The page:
There are about 117 schools with farms on site across the country – and we’re lucky enough to have one of the largest and longest established in our district.

Brockhill Park Performing Arts Academy School Farm in Saltwood is home to cattle, pigs, sheep and rabbits, all a focus for the secondary school’s 1300 students.

We talked to Head of Rural Studies Robyn Fuller and Vice Principal Donna Ashlee about how the farm fits into learning.


Brockhill is the only school in the country to run Great Outdoors (GO), which is Robyn’s brainchild.  She says: “The farm is a fabulous resource, it provides enrichment and embellishment to learning, and it encourages the students to explore their core subjects in a new way.

“Every student in years 7 and 8 takes part in GO, and the activities we do are intertwined with their classroom learning.  For example, maths comes to life when you’re asked to work out how big a pen for a calf should be, or how much you need to feed a piglet for healthy growth.

“We also take some of the biggest issues, such as climate change and sustainability, and integrate them into farm activities, thus backing up science, geography and DT lessons, and the debates we have around issues support citizenship classes.”

This integration into the curriculum works across all departments.  Donna says: “We work closely with staff across the board, we run training about how they can use the farm to support their particular subject, and we’ll work with them to include a particular lesson objective in a creative and different way.”


An annual highlight is Farm Fortnight, when the whole school comes together to celebrate their learning.  “We had an amazing performance of The Lion King, staged on the haybales, we have demonstrations and activities such as butter-making and smoothie-making – where students pedal a static bike to power the blender to make the smoothie!” Donna says.

Farm School is another initiative, in which KS1 and KS2 children from local primary schools visit the farm and carry out learning activities in a fun way.

GO’s success and creativity was endorsed recently by OFSTED, the schools inspectorate.


From the eggs laid by the farm chickens, to the meat from the cattle, pigs and sheep, Farm to Fork is a reality at Brockhill.  “Research has shown that there is a major disconnect for young people in terms of understanding where their food comes from and how it is produced.  We’re aiming to address that balance,” Robyn explains.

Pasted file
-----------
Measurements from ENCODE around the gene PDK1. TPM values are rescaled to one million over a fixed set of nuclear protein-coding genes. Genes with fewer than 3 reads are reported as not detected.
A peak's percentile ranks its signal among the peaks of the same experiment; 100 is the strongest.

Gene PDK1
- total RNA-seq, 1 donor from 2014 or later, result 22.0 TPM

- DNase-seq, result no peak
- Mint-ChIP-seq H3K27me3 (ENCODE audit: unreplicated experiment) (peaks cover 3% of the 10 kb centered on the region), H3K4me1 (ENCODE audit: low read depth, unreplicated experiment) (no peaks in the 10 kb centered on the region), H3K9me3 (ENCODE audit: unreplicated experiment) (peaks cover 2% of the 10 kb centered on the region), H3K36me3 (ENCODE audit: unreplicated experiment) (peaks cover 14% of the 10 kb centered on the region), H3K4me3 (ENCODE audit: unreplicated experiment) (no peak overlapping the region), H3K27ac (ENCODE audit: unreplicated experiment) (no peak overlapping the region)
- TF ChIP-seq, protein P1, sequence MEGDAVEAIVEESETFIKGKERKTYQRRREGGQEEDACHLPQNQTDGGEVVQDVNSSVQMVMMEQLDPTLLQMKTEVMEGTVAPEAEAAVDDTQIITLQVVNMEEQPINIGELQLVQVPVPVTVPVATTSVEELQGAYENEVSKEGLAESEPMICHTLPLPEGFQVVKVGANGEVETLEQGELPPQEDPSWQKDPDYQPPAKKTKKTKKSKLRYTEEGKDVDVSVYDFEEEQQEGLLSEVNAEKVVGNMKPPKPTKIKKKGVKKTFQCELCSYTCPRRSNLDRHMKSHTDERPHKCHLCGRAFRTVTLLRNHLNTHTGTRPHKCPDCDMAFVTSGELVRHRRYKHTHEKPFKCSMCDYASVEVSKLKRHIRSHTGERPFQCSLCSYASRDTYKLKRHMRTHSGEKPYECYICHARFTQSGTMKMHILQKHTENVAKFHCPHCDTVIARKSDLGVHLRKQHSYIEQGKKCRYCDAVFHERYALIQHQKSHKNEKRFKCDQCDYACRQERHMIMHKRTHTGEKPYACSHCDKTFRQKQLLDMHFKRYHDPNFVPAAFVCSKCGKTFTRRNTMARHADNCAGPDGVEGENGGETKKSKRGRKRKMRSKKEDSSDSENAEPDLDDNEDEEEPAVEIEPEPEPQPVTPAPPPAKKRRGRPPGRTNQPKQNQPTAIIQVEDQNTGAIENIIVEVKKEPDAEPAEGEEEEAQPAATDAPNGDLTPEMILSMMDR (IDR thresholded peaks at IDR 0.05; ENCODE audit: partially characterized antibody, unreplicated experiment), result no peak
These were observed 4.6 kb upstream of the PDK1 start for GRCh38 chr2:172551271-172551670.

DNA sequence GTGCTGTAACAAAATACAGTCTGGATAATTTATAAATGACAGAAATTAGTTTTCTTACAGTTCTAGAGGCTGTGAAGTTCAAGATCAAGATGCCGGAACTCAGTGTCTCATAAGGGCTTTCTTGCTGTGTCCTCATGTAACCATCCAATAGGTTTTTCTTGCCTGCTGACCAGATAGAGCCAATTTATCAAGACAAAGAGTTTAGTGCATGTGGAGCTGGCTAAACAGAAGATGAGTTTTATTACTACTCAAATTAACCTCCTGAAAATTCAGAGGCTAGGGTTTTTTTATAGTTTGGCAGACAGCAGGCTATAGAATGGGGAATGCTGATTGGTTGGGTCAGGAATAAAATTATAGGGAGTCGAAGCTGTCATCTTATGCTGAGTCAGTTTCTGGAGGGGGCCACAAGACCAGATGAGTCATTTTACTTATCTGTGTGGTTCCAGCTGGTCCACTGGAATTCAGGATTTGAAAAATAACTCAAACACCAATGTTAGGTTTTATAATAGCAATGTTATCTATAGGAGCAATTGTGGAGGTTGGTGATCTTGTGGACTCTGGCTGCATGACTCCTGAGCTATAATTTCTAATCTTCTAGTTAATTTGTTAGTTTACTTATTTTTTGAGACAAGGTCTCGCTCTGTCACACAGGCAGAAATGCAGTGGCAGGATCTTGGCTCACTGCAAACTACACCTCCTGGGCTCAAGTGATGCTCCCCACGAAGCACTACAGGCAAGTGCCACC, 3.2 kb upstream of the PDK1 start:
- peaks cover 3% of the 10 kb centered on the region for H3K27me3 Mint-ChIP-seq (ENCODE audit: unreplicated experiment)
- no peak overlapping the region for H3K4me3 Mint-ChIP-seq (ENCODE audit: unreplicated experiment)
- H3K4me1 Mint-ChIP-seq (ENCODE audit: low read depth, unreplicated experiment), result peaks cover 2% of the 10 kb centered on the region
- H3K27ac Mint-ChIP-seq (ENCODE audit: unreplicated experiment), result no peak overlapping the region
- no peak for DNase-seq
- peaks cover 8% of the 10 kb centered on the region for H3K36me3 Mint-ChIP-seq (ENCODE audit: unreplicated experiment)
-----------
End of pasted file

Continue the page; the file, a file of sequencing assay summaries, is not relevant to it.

“Farming is a business, and a very important one for this country, so it’s essential that our young people understand that.”




Brockhill runs Level 2 BTEC – equivalent to a GCSE – and Level 3 BTEC – equivalent to two A levels – courses in Animal Care.

It’s a very popular subject, and of those who complete Level 3 a recent analysis showed that 75 per cent of students are working in the industry.  Job roles are as diverse as you might expect – vets, vet nurses, farm managers, animal physios, TB testers, zoo staff and dog groomers are all on the list.

It’s not all about cuddling bunnies or petting pigs though -animal care lessons include learning about the law, responsibilities to animals, care needs and so on.

“It’s a fascinating, wide-ranging and demanding subject, and it’s clear from our student outcomes that it does equip them to work in their chosen sector,” Donna says.


There are 581 Young Farmers’ Clubs in England and Wales dedicated to supporting young people in agriculture and the countryside – and, naturally, there’s one at Brockhill.

Open to 40 students a year from years 7, 8 and 9, the Brockhill Young Farmers regularly sweep the board of prizes at major events such as the Kent County Show.  Members do all the work, preparing their animals (sprucing them up to look their best!), and handling them in the show ring.

They enjoy the social side too, with barbecues on the farm – sausages of course!